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A Common Mistake with Retirement Planning
The average 401(k) saving balance of all participants at year-end 2005 was $58,328.Most articles about 401(k) plans, traditional IRAs and Roth IRAs focus on rules and regulations. Contribution limitations and income tax issues usually take precedent.
Unfortunately, little attention is given to the matter of control. This refers to one's ability to personally manage the asset on an active and ongoing basis.
For example, when you join a 401(k) plan you are restricted as to the investment choices. Your plan sponsor makes that decision as part of their fiduciary responsibility.
In the past, this was a big concern because plan participants (i.e. the employees who enroll in their company's 401(k) plan) were often given terrible choices.
Sometimes, this was the result of ignorance on the part of the plan sponsor. However, with some publicly held companies it was the desire to encourage employees to invest in the stock of their own company.
Today, federal regulation mandates better investment choices. This means a plan participant is able to choose from a greater variety of investment styles, as well as a cash account that typically replicates a money market fund.
But, this is still insufficient. The ability to design the most appropriate investment plan continues to be severely limited in 401(k) plans when compared to the freedom of choice in IRAs.
It is important to review briefly what has happened over the last 20 years with retirement plans.
As an employee, you can decide how much you will set aside and contribute to the retirement plan.Not long ago, it was common for a company to provide employees with a defined benefit plan. This type of plan design guaranteed a stream of income based on length of service and average wages. The income began at what was then considered the normal retirement age of 65.
For many workers, the defined benefit plan, together with social security, ensured a sense of security for their future lifestyle. Obviously, times have changed considerably.
Today very few companies will assume the defined benefit plan liability. In fact, companies have shifted the responsibility for retirement savings to the employee by adopting 401(k) plans.
Some companies will match a portion of the employee's 401(k) contribution up to a maximum amount or percentage. But this doesn't come close to replenishing the void caused by the terminated defined benefit provision.
What is more, the investment opportunities in typical 401(k) plans are expensive due to excessive management fees and brokerage commissions. Even the so-called no load separate accounts have administrative costs that significantly reduce the net return for the average investor.
Most plan participants are oblivious to the costs associated with the administration of their plan. Also, they do not pay enough attention to the allocation of their investment.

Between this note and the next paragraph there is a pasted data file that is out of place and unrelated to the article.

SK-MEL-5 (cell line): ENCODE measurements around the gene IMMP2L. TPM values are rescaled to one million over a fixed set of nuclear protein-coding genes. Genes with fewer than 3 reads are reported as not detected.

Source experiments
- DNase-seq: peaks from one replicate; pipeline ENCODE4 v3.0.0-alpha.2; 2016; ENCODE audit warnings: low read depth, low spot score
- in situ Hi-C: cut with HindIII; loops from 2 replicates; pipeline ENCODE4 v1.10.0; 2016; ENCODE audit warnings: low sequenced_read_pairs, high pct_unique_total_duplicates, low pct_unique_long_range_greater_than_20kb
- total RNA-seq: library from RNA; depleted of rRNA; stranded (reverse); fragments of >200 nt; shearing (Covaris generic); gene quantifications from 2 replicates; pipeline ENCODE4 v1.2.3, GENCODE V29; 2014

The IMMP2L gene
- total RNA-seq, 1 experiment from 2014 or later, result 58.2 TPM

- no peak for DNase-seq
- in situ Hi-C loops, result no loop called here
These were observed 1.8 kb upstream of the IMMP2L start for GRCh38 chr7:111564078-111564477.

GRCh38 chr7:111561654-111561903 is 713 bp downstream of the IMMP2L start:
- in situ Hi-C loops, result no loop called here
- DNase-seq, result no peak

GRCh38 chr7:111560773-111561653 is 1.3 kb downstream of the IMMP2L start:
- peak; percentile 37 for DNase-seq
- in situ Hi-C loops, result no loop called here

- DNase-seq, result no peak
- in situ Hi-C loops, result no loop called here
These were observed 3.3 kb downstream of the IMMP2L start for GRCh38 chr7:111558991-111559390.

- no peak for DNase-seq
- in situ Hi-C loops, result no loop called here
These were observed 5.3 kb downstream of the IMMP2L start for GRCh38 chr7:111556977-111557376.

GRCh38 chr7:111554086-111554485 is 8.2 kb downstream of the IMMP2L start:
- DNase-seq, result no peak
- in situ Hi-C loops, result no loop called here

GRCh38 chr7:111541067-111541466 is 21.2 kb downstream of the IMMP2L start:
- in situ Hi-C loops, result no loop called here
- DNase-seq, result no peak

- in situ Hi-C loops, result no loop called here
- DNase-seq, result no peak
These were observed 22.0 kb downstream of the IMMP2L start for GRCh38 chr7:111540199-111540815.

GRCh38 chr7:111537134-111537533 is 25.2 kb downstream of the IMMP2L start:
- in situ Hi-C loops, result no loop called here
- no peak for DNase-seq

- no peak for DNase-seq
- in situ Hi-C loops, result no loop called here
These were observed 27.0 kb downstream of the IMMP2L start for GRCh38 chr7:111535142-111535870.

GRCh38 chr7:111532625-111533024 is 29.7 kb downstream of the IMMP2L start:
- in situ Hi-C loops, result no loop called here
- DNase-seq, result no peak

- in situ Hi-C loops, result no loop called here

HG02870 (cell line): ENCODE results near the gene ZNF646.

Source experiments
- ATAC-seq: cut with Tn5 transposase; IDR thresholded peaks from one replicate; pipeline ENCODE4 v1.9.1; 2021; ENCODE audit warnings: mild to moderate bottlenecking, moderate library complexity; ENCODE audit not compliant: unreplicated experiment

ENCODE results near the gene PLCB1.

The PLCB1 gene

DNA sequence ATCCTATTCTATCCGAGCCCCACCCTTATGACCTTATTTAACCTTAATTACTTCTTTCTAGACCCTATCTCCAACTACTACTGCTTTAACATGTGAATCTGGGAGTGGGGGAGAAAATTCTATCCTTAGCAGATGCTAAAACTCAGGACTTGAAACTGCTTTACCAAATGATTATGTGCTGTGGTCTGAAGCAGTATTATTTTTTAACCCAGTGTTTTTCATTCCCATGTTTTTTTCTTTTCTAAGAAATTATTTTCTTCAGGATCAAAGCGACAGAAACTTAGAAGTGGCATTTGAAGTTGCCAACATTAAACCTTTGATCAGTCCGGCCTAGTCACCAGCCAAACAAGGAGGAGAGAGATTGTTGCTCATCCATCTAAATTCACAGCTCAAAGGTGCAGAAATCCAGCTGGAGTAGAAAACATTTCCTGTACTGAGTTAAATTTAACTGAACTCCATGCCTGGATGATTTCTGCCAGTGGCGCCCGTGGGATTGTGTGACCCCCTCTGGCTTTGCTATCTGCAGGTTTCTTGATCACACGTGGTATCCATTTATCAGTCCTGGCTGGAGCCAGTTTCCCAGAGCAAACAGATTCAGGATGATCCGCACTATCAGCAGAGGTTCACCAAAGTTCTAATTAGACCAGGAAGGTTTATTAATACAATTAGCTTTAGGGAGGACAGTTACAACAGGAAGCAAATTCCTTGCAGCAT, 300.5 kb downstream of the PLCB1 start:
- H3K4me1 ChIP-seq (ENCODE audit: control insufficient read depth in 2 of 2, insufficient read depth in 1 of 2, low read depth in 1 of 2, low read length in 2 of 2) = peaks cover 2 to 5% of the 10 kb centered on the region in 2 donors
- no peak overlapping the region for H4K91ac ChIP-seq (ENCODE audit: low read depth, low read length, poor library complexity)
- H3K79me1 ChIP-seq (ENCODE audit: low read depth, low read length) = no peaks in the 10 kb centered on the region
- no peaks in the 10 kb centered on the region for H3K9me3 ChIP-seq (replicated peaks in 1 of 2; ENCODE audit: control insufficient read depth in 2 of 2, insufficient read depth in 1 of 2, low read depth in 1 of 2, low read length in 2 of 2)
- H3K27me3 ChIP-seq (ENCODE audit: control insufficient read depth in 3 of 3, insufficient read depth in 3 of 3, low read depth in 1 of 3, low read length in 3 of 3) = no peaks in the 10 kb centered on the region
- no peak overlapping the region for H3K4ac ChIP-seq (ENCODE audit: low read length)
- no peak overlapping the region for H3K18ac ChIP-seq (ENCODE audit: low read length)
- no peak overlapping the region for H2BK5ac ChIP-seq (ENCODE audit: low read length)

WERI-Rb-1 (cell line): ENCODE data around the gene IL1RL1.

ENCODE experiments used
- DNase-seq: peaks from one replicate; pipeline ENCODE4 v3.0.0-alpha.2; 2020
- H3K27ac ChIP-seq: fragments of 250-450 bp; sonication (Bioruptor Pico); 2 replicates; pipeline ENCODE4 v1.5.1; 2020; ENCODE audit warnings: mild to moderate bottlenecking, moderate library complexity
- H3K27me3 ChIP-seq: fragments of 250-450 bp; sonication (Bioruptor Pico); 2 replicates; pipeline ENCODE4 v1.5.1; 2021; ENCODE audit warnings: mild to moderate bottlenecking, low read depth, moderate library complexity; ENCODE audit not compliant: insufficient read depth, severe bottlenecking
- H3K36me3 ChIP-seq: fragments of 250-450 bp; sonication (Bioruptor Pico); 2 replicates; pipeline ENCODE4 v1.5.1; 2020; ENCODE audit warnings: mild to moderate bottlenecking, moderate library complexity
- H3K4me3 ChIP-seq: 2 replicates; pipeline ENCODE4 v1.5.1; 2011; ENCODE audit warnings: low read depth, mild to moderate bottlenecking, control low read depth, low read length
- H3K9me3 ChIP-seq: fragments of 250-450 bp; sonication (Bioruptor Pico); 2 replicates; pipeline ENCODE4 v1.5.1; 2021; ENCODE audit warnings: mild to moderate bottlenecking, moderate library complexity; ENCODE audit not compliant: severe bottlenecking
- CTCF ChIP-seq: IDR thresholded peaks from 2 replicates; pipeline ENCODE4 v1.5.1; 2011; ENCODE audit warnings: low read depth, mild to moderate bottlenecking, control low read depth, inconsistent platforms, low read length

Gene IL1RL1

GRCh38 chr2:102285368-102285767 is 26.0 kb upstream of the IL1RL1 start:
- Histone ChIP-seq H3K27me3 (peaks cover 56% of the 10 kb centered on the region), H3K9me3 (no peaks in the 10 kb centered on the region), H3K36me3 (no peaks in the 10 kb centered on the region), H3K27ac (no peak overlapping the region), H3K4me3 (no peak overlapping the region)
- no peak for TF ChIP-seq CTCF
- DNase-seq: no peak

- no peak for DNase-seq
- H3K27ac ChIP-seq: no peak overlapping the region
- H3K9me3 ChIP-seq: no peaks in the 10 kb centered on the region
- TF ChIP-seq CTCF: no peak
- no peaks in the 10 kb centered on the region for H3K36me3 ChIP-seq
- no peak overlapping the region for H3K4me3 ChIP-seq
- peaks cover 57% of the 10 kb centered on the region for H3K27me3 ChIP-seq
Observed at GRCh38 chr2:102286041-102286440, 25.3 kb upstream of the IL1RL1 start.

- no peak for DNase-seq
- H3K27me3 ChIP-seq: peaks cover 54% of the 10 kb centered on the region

In addition, the IRA owner can invest in a wide variety of individual stocks, bonds and commodities to create a highly diversified portfolio. The 401(k) participant must take the total package of a bundled investment to include issues that can jeopardize the total return.
This is not to say 401(k) participation should be avoided. Not at all. But it should be coordinated closely with a IRA to enhance the overall strategy for long-term growth.
It's apparent that Congress must continue to provide expanded retirement planning opportunities for the individual employee. The rules will constantly change, but the writing is very much on the wall.
Companies will no longer provide guaranteed future benefits. Factors which contribute to this include the pressure of worldwide competition, the deterioration of union power, the ever increasing cost of health insurance and the peripatetic nature of the workforce.
Even if a retiree gets a reasonably priced plan through GoHealthInsurance or another broker, the additional expense of health coverage is probably not something he or she planned for.
Therefore, the individual employee needs to understand how to create a balance between the restrictions found in the 401(k) plan and the significant freedom of choice of the IRA.
Both instruments permit the postponement of income tax. Whether the investment principal is pre-tax 401(k) or tax deductible IRA is irrelevant. At some point the tax piper must be paid.
The strength of both systems is in the tax deferment because, in most instances, this will be a long period of time. In fact, many people choose not to withdraw any money at all from retirement accounts until they are forced to by federal regulation.
As stated earlier, rules change frequently. Therefore, it is important to know what restrictions are in place before making any investment choice. But the basic premise doesn't change.
Analyze both the 401(k) plan together with your ability to open a IRA. If your employer offers a matching provision, commit a portion of your pretax dollars to guarantee no less than the matching amount.
Anything over and above this figure should be allocated to a self-directed low cost brokerage IRA. This gives you the opportunity to enhance your total retirement investment.
If your income exceeds the limitation for deducting the cost of your IRA, do not let this to be the sole reason not to open the IRA. Your freedom of choice and long-term tax deferment can far outweigh your lack of deductibility.
In the final analysis, most people make financial decisions based on their level of comfort. Indeed, this frequently leads to less than desirable results.
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